Challenge chair recognised in Queen’s Birthday honours
A Better Start National Science Challenge chair Pat Snedden has been made a Member of the New Zealand Order of Merit in the Queen’s Birthday honours.
Challenge director Professor Wayne Cutfield said the award acknowledged Mr Snedden’s significant contribution to education and governance in Māori and Pacific communities. ”Pat’s experience in governance has been of invaluable benefit, particularly in respect of the literacy and Vision Mātauranga aspects of our national science challenge.”
The citation notes Mr Snedden’s role as the inaugural chair of the Manaiakalani Education Trust, established in 2011. Launched in Tamaki, the trust supports schools to use an advanced digital pedagogy, which accelerates learning achievement for students, mostly Māori and Pacific. It fosters a Public Good Partnership with corporate, philanthropic and government sectors to fund innovation in teaching practice. Critical to the success is that low-income parents invest in their children’s technology through the Trust via micro-finance. Manaiakalani schools now accelerate their learners at achievement levels well in advance of national norms and their NCEA results are rising to meet and exceed Government targets. The programme is currently in 50 schools nationwide, servicing 12,000 students.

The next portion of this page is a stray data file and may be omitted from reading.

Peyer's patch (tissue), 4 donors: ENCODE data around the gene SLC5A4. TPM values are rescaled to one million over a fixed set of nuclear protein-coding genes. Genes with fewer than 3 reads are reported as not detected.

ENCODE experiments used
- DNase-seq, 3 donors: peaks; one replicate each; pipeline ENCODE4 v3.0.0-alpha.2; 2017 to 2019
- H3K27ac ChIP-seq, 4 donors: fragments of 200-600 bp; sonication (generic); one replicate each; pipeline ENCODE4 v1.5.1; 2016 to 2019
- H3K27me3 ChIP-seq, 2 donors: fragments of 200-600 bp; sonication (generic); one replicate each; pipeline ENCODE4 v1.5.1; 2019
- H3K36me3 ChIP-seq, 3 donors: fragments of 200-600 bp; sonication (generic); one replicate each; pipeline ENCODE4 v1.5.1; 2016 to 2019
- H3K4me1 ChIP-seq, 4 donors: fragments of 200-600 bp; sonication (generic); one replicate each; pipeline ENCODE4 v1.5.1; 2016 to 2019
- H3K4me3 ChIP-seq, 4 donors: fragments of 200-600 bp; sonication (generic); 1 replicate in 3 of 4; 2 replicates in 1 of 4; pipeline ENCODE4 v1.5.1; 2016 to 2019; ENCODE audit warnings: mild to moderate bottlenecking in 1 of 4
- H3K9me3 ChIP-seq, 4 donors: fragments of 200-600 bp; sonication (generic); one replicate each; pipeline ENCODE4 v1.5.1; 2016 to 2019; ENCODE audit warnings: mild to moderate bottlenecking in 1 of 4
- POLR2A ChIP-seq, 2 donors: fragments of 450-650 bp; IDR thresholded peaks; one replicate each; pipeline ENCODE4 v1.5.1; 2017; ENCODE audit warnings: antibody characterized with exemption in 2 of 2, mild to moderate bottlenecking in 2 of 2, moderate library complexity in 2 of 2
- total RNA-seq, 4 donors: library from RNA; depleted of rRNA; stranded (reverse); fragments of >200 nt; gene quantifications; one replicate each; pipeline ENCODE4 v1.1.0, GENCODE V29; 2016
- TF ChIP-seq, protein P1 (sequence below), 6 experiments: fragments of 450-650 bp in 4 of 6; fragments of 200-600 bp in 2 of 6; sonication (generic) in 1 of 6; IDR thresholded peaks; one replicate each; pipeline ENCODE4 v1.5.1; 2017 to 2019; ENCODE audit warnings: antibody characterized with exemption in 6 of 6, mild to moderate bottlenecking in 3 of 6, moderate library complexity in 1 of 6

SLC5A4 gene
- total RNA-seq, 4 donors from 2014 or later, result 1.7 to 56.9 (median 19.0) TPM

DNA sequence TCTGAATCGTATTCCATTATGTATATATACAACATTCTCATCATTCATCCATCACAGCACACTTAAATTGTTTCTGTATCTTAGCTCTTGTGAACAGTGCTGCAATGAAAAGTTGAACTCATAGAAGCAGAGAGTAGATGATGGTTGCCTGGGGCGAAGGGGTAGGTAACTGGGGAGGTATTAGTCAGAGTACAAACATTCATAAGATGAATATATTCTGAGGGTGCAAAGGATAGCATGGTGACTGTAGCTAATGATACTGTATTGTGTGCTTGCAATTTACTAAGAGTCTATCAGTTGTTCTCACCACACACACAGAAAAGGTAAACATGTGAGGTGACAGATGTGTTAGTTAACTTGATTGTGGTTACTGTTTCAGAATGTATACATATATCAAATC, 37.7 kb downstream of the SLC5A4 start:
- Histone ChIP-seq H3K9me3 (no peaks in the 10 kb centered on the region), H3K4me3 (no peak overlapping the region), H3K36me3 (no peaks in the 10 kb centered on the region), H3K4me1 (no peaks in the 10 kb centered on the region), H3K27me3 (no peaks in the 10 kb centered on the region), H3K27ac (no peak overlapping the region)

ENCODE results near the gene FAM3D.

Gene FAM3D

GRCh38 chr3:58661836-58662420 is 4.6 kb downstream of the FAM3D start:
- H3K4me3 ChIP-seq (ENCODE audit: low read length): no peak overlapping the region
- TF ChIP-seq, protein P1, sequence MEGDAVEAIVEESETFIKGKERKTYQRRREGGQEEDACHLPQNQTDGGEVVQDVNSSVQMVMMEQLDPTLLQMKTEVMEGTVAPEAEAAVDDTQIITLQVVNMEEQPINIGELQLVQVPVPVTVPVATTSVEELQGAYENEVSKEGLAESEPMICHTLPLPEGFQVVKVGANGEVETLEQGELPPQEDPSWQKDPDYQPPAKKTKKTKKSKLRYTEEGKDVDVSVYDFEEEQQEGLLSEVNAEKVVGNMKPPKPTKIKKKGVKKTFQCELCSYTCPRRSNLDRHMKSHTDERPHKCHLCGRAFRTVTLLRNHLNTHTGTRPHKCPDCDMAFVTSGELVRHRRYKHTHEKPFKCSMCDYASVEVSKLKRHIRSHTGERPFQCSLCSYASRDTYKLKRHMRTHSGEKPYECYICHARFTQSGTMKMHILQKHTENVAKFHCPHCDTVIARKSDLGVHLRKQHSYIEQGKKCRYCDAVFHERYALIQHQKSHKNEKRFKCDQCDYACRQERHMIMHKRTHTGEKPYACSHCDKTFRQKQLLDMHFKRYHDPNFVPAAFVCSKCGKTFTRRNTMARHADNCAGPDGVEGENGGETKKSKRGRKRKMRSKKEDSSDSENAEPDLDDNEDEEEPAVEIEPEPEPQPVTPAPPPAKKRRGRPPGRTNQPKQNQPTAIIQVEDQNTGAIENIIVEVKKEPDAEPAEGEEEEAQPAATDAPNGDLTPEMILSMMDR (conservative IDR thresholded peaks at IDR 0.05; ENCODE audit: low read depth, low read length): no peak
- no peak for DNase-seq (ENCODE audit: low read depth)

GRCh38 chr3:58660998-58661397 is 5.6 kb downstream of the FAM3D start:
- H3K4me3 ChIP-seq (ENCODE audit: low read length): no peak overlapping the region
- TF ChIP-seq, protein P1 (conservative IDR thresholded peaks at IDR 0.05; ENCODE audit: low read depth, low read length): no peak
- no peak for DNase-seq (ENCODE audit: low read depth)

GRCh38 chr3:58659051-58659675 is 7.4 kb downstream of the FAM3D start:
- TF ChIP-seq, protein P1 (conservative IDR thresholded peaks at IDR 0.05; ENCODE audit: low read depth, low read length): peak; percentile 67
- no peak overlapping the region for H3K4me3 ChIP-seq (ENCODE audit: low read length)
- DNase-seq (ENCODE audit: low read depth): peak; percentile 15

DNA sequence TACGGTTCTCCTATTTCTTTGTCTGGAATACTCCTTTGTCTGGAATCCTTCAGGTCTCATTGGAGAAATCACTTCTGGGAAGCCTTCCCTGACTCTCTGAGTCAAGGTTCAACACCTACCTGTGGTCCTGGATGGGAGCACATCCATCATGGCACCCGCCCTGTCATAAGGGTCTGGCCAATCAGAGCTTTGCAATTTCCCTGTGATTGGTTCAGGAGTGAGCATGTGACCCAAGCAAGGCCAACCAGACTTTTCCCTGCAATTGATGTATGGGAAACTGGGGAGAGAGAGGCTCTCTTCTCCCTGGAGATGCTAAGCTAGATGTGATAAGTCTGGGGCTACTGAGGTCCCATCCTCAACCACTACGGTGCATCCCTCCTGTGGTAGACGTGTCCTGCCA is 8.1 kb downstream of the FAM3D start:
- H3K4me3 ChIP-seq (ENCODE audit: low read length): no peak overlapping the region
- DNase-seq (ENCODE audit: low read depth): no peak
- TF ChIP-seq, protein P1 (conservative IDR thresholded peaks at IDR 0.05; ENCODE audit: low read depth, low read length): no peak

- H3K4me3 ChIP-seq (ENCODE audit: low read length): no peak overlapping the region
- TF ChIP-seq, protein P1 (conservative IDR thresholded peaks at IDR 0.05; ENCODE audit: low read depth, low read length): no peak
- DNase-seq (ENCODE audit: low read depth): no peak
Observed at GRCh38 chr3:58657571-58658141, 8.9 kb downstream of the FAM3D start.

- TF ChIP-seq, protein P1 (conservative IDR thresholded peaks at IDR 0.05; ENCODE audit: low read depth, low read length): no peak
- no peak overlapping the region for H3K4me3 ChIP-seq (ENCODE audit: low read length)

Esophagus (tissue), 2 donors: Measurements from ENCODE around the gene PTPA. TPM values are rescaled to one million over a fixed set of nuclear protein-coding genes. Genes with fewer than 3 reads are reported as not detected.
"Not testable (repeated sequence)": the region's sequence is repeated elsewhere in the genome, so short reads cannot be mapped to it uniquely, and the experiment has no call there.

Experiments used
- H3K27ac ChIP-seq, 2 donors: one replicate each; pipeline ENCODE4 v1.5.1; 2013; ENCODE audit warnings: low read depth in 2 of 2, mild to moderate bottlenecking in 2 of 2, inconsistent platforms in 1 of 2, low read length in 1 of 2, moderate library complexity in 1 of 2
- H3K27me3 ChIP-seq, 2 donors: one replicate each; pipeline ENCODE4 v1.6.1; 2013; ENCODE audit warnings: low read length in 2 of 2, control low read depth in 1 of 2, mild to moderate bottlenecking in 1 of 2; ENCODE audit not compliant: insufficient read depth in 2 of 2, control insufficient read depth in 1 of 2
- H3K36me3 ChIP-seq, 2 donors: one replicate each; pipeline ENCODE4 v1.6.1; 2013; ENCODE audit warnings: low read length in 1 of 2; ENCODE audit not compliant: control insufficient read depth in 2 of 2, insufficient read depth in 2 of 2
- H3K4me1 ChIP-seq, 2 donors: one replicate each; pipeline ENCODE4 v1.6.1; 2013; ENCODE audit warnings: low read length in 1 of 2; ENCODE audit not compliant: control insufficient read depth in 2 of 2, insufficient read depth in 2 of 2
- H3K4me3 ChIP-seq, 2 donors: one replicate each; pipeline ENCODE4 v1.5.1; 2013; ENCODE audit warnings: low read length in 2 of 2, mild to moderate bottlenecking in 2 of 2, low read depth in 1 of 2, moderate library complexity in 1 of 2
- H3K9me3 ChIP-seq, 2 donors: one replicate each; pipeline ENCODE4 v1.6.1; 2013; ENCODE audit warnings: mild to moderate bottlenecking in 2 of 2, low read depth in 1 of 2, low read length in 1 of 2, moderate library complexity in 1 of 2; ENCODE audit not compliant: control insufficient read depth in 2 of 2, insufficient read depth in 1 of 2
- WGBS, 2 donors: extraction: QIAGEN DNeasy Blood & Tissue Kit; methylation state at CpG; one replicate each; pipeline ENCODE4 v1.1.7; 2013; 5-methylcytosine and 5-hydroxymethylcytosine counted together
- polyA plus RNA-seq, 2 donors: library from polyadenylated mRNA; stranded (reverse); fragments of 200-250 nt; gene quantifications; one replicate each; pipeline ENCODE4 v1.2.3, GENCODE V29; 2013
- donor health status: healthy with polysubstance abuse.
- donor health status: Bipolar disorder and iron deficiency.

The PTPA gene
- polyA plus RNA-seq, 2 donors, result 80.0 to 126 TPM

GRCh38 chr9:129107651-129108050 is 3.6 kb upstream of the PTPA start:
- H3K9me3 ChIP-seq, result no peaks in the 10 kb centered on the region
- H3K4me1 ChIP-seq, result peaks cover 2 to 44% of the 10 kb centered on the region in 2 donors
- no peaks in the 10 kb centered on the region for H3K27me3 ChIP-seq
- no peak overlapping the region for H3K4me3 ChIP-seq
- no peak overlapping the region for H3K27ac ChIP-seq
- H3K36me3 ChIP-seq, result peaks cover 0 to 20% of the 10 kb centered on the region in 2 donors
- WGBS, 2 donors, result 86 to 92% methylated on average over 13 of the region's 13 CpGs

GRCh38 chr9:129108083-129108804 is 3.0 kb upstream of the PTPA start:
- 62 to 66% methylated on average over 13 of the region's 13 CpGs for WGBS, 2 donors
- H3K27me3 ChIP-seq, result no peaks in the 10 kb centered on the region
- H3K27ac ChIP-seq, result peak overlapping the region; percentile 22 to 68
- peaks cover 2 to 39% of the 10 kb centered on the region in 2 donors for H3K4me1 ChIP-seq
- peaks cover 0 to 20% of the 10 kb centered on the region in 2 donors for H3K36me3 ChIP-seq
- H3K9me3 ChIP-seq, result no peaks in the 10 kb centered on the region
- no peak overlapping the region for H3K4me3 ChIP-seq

Mr Snedden worked as economic advisor for Ngati Whatua ki Orakei for 19 years. He was a founding director of Mai FM, the first commercial Māori radio station. From 2008 to 2013 he was Chief Crown Negotiator for the Muriwhenua and He Toa Takitini Treaty settlements. In 2006 Mr Snedden’s book ‘Pakeha and the Treaty, Why it’s our Treaty too’ won the Best New Book Award, Non-Fiction at the New Zealand Book Awards.
A Better Start National Science Challenge Chair Pat Snedden